A Lizard in a Woman’s Skin is much more at home with the giallo genre’s more lurid tendencies than Fulci’s The Psychic. It’s the inferior film of the pair, but after wondering how Fulci exercised so much restraint in the sex & violence of his latter clairvoyance horror, there was something cathartic about watching him him go full sleaze in a nastier picture with the same solving-a-murder-through-psychic-visions premise. Switching those visions from a single psychic premonition intruding while driving to a series of intense, lingering sex dreams involving orgies & lesbianism should clue you in on just how much trashier A Lizard in a Woman’s Skin is than its much classier follow-up. The protagonist in A Lizard in a Woman’s Skin surfers a lot of the same anxieties as her The Psychic counterpart. Both women are left isolated by absent or unfaithful husbands and discuss the disturbing intensity of their visions with the other men in their lives whose skepticism is letting them down, their psychiatrists. Instead of receiving psychic flashes of past, present, and future murders, however, the protagonist of A Lizard in a Woman’s Skin receives her visions in the form of wet dreams. While trying to enjoy stuffy dinners with her family, she can hear the wild orgies thrown by her hippie neighbor on the other side of the wall. This fuels her nighttime fantasies, which typically depict her navigating a complex web of hippie flesh until she can be alone with her neighbor, a meeting that culminates in lesbian erotica staged on red satin sheets. This ritual is disrupted when one of these intense dreams ends with her stabbing the neighbor multiple times in the chest while they make love, an encounter she describes to her therapist & records in her dream journal before discovering it really happened, her neighbor was actually stabbed to death.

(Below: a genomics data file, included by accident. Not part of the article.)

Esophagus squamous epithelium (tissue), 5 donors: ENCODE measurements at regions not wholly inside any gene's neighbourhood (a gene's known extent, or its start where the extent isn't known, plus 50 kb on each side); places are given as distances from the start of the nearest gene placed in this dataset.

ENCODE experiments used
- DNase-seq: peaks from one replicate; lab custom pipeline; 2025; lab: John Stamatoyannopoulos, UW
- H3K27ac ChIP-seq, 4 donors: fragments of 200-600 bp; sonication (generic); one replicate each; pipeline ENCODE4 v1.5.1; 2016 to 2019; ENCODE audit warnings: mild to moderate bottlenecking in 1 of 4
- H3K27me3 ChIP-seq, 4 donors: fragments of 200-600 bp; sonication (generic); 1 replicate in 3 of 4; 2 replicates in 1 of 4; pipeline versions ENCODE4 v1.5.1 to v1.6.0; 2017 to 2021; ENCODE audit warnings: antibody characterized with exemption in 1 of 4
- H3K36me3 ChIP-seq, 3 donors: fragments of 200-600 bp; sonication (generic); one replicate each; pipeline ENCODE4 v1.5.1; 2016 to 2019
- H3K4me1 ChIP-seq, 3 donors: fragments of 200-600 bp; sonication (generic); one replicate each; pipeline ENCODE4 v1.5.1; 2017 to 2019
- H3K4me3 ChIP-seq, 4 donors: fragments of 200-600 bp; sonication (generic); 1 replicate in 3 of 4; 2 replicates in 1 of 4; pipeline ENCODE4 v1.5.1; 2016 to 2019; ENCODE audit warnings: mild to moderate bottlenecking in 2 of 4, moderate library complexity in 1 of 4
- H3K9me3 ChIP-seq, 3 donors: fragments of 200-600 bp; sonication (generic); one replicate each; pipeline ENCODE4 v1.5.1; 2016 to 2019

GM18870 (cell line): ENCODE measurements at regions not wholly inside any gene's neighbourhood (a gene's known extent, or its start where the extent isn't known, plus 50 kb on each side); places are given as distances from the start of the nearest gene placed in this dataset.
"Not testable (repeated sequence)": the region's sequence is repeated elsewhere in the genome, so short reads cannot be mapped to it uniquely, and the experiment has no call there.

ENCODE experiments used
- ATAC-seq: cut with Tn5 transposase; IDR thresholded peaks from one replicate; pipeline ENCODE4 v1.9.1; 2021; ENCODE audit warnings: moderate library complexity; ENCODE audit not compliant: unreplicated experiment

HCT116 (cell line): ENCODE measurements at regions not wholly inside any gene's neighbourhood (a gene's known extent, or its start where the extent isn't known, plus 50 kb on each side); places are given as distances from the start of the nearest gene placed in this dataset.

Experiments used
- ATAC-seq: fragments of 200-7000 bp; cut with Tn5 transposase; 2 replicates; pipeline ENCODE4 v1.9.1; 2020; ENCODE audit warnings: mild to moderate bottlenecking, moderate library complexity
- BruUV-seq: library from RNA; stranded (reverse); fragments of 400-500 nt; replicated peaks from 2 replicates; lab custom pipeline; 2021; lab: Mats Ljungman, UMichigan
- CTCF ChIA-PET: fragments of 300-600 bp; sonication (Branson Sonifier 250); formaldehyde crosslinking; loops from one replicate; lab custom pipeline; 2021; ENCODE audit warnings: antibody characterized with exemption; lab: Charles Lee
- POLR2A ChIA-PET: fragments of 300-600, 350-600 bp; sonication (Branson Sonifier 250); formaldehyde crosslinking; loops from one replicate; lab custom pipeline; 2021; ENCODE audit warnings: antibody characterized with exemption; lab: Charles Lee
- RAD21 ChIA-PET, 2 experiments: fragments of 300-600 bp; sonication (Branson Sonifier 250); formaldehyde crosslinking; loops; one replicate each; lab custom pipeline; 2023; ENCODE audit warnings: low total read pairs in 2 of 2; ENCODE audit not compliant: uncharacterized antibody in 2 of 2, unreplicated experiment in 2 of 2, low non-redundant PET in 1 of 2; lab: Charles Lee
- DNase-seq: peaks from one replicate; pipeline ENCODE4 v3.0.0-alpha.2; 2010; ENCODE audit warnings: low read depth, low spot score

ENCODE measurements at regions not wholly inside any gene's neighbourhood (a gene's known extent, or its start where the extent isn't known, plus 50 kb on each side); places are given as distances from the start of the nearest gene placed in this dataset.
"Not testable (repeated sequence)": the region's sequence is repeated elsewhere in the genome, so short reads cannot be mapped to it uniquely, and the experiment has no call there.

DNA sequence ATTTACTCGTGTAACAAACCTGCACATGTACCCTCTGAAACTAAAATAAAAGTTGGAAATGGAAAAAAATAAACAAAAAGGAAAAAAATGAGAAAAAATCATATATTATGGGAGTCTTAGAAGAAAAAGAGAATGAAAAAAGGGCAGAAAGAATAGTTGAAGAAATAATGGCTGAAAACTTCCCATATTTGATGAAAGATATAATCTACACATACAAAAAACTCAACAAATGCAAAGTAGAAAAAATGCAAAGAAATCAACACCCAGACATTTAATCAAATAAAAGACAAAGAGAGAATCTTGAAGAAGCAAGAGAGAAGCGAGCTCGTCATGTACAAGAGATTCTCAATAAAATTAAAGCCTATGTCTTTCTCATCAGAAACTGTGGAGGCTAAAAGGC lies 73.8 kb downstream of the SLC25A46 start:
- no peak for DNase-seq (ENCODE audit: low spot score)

The fun of A Lizard in a Woman’s Skin is the prurient first act bursts of its wet dream premonitions. The measured way The Psychic handles picking apart the details of a single psychic vision suggests a maturity for Fulci as a filmmaker, but it’s undeniably fun to watch him let loose in a more sophomoric way in this earlier, hornier work. The psychic visions of A Lizard in a Woman’s Skin are prolonged, lingering indulgences that openly gawk at lesbianism & bloodshed. Their penchant for dream logic allows for non sequitur intrusions of strange images like crowded train car orgies, electric chair executions, and gigantic angry swan puppets to disrupt the hedonistic fantasies of the protagonist. You could do worse than watching a film solely to see that kind of visual excess paired with a classic score from Ennio Morricone. The problem is, like with a lot of giallo, after that lurid energy dissipates and the film shifts focus from stylized visuals to setting up the mechanics of a traditional murder mystery, it loses a lot of steam. The Psychic not only shows more restraint in its exploitation of sex & violence; it also does a much better job of constructing a mystery the audience actually needs an answer to in order to leave satisfied. A Lizard in a Woman’s Skin is only truly recommendable if you’ve already seen that superior work and are wondering what it would look like if it were driven by Fulci’s more salacious tendencies. It was the movie I was expecting to see when we first watched The Psychic, but it wasn’t necessarily made better for delivering on those directorial & genre-based expectations.